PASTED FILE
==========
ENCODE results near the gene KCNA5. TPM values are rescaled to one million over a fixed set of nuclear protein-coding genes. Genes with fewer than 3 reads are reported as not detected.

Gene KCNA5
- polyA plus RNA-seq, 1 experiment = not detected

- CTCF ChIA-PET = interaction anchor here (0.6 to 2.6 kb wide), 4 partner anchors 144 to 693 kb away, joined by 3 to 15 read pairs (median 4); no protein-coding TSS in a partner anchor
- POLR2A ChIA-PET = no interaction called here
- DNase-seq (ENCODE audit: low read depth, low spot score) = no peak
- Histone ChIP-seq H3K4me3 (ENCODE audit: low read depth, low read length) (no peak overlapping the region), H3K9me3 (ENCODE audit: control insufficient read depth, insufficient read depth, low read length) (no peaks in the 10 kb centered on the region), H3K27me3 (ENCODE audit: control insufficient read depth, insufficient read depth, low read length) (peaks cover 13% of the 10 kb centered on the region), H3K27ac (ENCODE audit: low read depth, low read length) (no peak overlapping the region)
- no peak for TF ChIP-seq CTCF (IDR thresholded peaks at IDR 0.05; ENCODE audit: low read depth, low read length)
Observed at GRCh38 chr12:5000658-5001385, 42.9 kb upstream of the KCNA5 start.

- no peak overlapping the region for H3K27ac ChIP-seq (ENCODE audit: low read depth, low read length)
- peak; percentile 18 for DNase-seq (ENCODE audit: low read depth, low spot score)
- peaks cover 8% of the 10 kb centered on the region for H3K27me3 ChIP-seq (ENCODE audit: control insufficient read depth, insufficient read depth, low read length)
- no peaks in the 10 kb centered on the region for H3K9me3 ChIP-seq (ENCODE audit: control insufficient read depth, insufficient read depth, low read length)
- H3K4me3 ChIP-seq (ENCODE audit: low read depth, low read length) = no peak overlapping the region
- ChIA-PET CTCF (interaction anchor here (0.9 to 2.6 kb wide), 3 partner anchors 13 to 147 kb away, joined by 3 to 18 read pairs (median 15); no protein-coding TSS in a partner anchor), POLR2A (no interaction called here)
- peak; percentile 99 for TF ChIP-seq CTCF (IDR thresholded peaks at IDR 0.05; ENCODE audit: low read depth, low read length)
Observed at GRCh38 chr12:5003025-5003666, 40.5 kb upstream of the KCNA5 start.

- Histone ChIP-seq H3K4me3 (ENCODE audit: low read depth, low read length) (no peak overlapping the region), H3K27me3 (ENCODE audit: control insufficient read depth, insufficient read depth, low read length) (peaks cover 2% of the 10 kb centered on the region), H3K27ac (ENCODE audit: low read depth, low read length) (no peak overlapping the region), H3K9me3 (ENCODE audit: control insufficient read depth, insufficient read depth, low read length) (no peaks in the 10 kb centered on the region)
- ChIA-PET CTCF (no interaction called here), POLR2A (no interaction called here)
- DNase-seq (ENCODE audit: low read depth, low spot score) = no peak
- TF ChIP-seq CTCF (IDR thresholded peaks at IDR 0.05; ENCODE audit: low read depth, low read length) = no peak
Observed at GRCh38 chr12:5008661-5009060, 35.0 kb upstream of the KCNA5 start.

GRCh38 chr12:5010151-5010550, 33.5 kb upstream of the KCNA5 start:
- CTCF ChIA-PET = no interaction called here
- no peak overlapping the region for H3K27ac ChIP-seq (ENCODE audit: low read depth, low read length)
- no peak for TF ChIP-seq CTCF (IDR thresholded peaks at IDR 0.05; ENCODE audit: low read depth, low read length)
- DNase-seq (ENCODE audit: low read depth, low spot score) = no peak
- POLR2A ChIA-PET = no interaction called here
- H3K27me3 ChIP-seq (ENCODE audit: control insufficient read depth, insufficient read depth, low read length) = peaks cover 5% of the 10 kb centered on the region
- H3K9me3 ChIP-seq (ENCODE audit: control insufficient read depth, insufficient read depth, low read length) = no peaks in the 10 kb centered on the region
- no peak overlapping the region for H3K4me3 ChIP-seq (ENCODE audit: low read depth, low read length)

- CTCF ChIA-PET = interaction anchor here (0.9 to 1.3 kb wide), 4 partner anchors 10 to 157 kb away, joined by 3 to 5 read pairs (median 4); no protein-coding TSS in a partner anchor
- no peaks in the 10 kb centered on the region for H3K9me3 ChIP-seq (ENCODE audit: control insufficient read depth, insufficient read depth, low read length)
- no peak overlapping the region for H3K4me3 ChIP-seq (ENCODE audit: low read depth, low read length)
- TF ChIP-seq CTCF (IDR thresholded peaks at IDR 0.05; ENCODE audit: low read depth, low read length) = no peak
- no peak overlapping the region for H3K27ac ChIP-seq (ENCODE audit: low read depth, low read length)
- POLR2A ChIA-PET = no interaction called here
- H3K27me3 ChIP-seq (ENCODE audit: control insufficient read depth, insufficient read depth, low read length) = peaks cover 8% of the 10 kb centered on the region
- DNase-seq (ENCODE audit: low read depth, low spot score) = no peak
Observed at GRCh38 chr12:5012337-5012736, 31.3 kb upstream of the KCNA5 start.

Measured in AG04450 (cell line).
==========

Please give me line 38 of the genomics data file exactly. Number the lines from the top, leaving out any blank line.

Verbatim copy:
- H3K27me3 ChIP-seq (ENCODE audit: control insufficient read depth, insufficient read depth, low read length) = peaks cover 8% of the 10 kb centered on the region